‘Poke’ is not just an outdated form of Facebook flirting. When pronounced ‘poh-kay’ or ‘po-key,’ it’s a delightful raw fish salad that originated in Hawaii.
And in those islands, it’s all over the place: menus, supermarkets, convenience stores, and more.
Primarily influenced by Japanese cuisine, poke is usually seasoned with soy sauce, sesame oil, and scallions.
Though poke is traditionally served as an appetizer, it has evolved to also serve as a topping on rice bowls and vegetable salads.
We’re lucky enough to have a list of excellent poke options here in the desert. To spice things up, we’ve included a few non-poke dishes that feature chopped raw tuna, such as tuna donburi and tartare. Not exactly poke, but definitely related.
5425 N. Kolb Rd., Ste 115
Poke bowl from Eat-a-Pita (Credit: Jackie Tran)
Later this summer, Eat-a-Pita will rebrand with the new name Jimmy’s Pita and Poke Bowls. They’ve already begun offering the option to order customizable poke bowls, so feel free to swing by now. Although you can get your poke in a pita, the rice is good enough that you don’t really need to make the switch. Jicama is an unusual topping choice, but offers a pleasant bright crunch.
For an upgrade from the Spicy Tuna Don, order it Volcano-style. A bowl of sushi rice is topped with spicy tuna, seaweed, sesame seeds, scallions, cucumber, unagi sauce, spicy mayo, and crunchy tempura flakes. A side of miso soup is included.
Yellowtail Poki Bowl and Salmon Poki Bowl from MiAn Sushi & Modern Cuisine (Credit: Jackie Tran)
The lunch menu at MiAn features a variety of seven poki bowls, such as the Yellowtail with seaweed salad, jalapeño, avocado, and cilantro and the Salmon with roasted beet, avocado, cucumber, avocado, and cilantro. The portion is on the lighter side, so share a plate of kimchi fried rice if you have an appetite.
Mr. An’s Tuna Poke is served with diced ahi tuna sashimi, thinly sliced onions, green onions, and wasabi soy vinaigrette over cucumber. For a modern variation, order the Tuna Tar Tare. Avocado and mango in a spicy miso sauce are topped with chopped tuna sashimi, tobiko, onion, and scallion.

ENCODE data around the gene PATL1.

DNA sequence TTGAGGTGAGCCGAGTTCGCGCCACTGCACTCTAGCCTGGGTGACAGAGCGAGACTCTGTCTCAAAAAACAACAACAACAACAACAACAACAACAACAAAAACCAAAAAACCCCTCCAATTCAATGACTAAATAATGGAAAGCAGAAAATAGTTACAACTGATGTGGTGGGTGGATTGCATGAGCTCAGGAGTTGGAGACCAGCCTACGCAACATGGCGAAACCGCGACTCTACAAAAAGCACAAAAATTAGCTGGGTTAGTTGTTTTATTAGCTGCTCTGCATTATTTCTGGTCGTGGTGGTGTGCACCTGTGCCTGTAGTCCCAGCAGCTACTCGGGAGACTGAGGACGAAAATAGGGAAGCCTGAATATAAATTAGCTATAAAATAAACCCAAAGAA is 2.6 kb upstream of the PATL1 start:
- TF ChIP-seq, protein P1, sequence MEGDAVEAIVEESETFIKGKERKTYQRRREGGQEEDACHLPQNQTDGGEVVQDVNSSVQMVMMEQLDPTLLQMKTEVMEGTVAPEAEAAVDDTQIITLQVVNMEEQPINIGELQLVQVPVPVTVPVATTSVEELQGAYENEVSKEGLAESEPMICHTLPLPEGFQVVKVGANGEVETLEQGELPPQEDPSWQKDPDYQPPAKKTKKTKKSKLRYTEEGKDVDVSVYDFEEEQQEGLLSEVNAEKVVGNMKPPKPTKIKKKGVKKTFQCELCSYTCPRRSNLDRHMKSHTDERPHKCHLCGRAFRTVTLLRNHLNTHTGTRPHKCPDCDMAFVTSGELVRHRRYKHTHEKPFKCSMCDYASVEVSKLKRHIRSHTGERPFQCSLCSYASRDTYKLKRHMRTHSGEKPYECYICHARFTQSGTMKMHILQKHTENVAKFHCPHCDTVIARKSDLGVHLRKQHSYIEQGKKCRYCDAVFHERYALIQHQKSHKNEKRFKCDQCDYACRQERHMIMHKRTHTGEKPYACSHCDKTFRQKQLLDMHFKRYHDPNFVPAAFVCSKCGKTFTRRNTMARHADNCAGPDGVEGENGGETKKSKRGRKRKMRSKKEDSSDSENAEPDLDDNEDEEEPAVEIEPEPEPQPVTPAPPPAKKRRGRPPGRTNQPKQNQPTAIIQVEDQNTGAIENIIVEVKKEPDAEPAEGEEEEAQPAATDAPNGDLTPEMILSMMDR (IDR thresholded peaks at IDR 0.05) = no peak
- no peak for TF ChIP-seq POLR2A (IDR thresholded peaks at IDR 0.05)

Rainbow poke bowl at OBON Sushi + Bar + Ramen (Credit: Jackie Tran)
The Poke Bowl at OBON is available as tuna, salmon. or rainbow. Go for the rainbow if you’d like the biggest variety of seafood. The bowl is packed with sushi rice, cilantro microgreens, crispy onions, scallions, sunomono (cucumber salad), seaweed salad, jalapeño, avocado, and spicy poke dressing. It’s a huge portion, but you’ll love every single bite.
The recently-opened PokeZone as sushi offers customizable poke bowls and poke burritos in the heart of downtown. Be aware the poke burrito is wrapped in seaweed, not a tortilla, so it’s like a giant sushi roll.
Hawaiian Poki Salad at Sachiko on Wilmot (Credit: Jackie Tran)
The Hawaiian Poki Salad features chunks of ahi over iceberg lettuce with carrot, daikon, sprouts, sesame, scallions, and onion with a gingery poki dressing. Make sure to squeeze the wedge of orange over it, as the fruity sweetness and acidity helps balance the dish.
Volcano Spicy Tuna Don at Samurai (Credit: Shana Gegantoca)
The Volcano Spicy Tuna Don also appears at Samurai, towering with rice, spicy tuna, masago, seaweed, scallion, cucumbers, spicy cumber, tempura flakes, spicy mayo and sweet sauce. A cup of miso soup is included.
Mini-poke at Sushi on Oracle (Credit: Jackie Tran)
While poke isn’t officially on the menu, chef Tommy Begay can whip up a special poke upon request. To indulge in a special meal, sit at the sushi bar and order omakase, which is essentially the chef’s choice for the entire meal.
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